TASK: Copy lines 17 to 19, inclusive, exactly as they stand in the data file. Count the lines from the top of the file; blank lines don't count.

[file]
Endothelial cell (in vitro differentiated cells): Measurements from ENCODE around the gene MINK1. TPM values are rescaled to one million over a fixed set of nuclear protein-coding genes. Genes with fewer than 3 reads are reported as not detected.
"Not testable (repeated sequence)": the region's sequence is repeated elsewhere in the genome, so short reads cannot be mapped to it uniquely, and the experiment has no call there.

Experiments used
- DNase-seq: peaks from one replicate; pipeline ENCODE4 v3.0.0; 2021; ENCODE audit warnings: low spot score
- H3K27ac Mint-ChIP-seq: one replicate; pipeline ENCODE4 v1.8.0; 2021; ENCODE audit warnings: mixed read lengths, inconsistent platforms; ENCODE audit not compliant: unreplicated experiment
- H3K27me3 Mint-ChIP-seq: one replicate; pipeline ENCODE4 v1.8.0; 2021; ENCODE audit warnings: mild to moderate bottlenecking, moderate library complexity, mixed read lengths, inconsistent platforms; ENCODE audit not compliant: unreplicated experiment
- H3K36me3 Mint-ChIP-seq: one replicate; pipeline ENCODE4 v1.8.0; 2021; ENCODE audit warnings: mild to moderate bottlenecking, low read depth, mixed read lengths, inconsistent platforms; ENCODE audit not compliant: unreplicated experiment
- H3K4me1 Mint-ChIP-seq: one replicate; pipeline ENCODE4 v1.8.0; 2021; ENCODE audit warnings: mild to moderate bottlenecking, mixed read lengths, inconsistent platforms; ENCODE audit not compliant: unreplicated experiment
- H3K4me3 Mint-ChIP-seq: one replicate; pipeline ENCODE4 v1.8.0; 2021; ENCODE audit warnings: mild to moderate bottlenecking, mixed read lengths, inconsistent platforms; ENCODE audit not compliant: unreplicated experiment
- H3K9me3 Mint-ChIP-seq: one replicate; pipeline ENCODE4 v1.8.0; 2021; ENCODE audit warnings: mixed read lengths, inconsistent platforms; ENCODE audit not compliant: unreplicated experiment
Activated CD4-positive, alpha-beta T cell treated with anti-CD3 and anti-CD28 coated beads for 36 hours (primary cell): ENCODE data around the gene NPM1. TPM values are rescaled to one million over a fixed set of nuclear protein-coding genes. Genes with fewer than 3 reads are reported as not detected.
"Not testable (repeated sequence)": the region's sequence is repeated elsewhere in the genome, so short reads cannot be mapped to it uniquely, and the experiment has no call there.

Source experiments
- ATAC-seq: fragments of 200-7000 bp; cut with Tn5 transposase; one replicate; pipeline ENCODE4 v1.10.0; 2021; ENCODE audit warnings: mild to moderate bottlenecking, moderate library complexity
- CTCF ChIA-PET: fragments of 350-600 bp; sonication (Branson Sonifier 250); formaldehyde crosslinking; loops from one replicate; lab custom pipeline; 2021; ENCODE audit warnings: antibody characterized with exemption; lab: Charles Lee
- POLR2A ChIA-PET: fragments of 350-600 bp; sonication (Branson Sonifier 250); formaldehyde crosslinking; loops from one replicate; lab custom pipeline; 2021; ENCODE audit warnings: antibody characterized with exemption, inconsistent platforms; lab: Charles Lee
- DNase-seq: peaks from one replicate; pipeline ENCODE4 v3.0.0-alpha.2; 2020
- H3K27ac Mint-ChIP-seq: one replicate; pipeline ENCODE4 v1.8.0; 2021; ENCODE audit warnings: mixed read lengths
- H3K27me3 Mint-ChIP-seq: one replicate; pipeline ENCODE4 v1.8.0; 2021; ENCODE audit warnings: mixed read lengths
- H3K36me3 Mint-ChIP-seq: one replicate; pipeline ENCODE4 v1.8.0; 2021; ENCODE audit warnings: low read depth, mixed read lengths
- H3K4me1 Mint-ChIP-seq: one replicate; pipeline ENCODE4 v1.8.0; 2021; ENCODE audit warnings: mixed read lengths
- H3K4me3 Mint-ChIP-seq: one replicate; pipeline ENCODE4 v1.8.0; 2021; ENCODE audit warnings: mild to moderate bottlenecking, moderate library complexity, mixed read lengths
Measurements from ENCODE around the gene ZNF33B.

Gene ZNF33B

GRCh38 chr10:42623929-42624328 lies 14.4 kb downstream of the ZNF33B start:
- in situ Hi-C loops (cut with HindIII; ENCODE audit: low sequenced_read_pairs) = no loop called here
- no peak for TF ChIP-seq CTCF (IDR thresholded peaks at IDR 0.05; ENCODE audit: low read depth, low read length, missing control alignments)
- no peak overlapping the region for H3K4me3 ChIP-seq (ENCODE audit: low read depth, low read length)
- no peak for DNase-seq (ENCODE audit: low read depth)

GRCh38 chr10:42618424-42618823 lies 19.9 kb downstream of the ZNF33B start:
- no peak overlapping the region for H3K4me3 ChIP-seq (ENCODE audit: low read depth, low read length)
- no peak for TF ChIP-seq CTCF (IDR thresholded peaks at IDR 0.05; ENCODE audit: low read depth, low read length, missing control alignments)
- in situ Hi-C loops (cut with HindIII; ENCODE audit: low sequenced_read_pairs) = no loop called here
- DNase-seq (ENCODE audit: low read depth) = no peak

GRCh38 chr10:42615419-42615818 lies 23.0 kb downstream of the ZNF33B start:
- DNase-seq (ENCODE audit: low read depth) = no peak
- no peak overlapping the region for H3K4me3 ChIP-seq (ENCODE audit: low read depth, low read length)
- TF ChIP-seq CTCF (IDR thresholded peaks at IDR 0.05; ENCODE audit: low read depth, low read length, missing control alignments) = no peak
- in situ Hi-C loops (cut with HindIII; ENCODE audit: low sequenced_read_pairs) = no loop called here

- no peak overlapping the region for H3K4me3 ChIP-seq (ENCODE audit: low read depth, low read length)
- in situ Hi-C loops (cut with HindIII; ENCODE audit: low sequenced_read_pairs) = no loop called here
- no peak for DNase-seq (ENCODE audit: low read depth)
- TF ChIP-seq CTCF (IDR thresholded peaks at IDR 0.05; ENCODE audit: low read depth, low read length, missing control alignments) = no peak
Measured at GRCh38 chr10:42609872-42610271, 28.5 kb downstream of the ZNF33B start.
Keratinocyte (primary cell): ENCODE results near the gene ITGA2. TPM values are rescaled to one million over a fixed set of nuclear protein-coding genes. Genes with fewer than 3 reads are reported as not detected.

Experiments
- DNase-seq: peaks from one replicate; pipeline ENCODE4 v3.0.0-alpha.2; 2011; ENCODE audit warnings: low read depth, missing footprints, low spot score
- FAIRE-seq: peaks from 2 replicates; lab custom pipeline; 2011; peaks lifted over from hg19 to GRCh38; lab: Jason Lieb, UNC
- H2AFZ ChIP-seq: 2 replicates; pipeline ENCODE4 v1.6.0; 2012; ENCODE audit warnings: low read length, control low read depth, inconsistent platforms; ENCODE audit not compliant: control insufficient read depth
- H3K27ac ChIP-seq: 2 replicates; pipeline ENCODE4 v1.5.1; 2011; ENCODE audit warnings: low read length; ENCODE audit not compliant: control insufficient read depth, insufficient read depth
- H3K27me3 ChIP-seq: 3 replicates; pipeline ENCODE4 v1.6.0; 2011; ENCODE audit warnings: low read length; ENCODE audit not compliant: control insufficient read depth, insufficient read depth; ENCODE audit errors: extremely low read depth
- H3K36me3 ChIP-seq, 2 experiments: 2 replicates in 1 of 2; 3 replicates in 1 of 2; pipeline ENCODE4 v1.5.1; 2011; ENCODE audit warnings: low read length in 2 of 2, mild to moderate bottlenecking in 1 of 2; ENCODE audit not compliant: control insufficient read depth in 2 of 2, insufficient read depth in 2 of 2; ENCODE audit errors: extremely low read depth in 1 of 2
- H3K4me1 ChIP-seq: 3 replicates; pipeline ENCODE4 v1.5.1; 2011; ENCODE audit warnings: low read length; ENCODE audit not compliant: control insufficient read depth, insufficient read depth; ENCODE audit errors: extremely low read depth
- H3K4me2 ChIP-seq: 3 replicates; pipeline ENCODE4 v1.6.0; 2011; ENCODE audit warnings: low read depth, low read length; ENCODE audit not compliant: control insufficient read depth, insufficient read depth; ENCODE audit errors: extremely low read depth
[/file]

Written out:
- DNase-seq: peaks from one replicate; pipeline ENCODE4 v3.0.0-alpha.2; 2020
- H3K27ac Mint-ChIP-seq: one replicate; pipeline ENCODE4 v1.8.0; 2021; ENCODE audit warnings: mixed read lengths
- H3K27me3 Mint-ChIP-seq: one replicate; pipeline ENCODE4 v1.8.0; 2021; ENCODE audit warnings: mixed read lengths